The official handover has seen the two aircraft brought onto the RAAF’s register with 2SQN, a large proportion of the project’s contracted fees paid to Boeing, and comes six months after an ‘initial’ handover took place late last year. Following that initial handover, the aircraft remained on the US civil register and Boeing test crews had been required to fly with and oversee maintenance work on the aircraft at all times, while RAAF crews trained and conducted operational test work.

“The Wedgetail project has suffered problems, especially in regards to schedule, and has been on the government’s ‘projects of concern’ list,” said Minister for Defence Materiel and Science. Greg Combet. “This project was experiencing a variety of problems when the government was elected but we have put a lot of work into getting it back on track. Over a decade since the project first started it is finally now ready to be used for Air Force training. I congratulate all parties, including the Department, Air Force and the Wedgetail’s manufacturer Boeing who have got us to this point. This is good news, although there are still a number of hurdles to overcome. Defence will continue to work alongside Boeing to support the ramp up of training and the final delivery of all six completed aircraft.”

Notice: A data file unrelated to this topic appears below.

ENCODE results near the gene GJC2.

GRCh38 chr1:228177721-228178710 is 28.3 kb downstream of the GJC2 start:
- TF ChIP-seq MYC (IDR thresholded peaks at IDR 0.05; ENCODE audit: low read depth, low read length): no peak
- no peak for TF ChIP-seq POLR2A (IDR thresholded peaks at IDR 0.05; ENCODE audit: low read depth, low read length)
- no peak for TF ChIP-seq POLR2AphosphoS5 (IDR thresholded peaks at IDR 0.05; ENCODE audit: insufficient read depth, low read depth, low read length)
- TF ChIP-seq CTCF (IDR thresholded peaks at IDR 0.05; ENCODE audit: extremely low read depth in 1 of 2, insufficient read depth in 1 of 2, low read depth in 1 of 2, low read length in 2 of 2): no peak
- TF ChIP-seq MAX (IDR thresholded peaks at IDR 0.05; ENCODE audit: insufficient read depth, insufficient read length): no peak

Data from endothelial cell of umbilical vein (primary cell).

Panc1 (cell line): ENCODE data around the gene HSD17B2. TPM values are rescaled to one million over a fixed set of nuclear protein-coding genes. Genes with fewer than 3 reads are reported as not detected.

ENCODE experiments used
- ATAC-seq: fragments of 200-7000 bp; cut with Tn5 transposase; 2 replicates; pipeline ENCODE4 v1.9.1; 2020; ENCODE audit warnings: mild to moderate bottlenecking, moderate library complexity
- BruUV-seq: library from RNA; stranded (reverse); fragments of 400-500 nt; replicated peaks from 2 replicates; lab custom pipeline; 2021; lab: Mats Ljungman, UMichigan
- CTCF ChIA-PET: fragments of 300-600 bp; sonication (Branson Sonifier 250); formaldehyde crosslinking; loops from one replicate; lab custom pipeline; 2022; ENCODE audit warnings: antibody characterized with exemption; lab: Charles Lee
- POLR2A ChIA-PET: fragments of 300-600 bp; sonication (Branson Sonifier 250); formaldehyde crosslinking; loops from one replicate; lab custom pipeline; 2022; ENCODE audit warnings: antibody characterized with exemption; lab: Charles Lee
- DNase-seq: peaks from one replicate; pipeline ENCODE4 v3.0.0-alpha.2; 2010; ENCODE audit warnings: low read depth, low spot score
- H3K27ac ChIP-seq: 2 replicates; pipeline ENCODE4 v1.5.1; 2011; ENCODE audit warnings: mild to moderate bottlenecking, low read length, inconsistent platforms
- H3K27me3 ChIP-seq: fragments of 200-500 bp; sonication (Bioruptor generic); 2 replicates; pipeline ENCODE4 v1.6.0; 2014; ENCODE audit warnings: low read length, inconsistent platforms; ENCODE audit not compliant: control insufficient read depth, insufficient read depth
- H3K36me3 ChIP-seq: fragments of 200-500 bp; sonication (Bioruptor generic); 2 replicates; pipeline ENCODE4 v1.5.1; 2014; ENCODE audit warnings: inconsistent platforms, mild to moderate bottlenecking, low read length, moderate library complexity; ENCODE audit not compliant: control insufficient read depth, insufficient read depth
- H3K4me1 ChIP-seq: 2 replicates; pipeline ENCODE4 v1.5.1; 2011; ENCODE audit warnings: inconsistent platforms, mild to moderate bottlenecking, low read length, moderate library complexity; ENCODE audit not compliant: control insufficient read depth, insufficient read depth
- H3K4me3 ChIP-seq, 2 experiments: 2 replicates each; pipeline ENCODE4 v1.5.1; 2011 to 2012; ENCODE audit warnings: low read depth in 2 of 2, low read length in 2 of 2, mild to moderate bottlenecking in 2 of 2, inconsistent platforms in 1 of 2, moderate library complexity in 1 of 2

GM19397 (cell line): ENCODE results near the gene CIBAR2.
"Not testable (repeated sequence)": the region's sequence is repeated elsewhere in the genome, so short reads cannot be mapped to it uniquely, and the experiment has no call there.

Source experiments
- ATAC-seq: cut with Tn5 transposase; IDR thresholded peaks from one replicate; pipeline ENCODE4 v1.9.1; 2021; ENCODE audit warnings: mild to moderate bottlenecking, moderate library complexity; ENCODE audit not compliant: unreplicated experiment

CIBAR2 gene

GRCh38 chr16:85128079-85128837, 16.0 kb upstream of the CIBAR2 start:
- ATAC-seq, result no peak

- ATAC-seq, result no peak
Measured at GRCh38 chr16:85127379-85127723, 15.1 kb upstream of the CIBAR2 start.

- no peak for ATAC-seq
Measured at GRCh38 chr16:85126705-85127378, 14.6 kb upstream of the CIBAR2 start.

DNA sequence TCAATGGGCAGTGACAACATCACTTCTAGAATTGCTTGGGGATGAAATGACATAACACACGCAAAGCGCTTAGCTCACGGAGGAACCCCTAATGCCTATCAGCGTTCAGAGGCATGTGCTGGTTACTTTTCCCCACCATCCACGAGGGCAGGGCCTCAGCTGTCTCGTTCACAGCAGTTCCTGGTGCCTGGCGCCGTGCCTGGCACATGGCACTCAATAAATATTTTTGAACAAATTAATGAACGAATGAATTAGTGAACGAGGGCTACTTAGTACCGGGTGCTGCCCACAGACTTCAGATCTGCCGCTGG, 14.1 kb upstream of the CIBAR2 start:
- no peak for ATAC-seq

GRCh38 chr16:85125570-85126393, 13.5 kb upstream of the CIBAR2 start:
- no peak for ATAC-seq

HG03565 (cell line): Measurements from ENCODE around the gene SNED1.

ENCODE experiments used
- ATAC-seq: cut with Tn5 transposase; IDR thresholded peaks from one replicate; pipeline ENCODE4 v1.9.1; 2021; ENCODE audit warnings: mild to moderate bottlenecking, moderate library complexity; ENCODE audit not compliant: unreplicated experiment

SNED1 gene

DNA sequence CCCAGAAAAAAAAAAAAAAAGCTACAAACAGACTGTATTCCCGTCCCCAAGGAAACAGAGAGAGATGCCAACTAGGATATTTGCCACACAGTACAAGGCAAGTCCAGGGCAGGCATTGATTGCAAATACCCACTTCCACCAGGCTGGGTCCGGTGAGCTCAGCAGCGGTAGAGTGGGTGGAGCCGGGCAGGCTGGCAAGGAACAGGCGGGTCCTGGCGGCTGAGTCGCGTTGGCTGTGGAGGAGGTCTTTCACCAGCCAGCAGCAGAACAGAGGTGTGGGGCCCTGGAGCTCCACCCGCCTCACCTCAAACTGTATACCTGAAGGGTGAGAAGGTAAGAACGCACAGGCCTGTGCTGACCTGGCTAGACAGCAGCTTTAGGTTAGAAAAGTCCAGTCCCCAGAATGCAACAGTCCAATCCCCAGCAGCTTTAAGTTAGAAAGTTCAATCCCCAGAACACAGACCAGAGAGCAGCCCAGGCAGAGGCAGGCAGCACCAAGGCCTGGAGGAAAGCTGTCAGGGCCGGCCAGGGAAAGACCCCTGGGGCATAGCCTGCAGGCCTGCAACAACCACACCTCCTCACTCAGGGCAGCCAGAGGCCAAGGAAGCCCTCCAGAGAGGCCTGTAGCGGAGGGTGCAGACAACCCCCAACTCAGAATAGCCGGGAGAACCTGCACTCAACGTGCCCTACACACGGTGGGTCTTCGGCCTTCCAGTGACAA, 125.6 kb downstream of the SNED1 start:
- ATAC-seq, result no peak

Advertisement
Advertisement

The Wedgetail project is running nearly four years late after development and integration problems with the aircraft’s revolutionary MESA radar system. Three more Wedgetails are due to be delivered by the end of 2010 and the final aircraft early next year.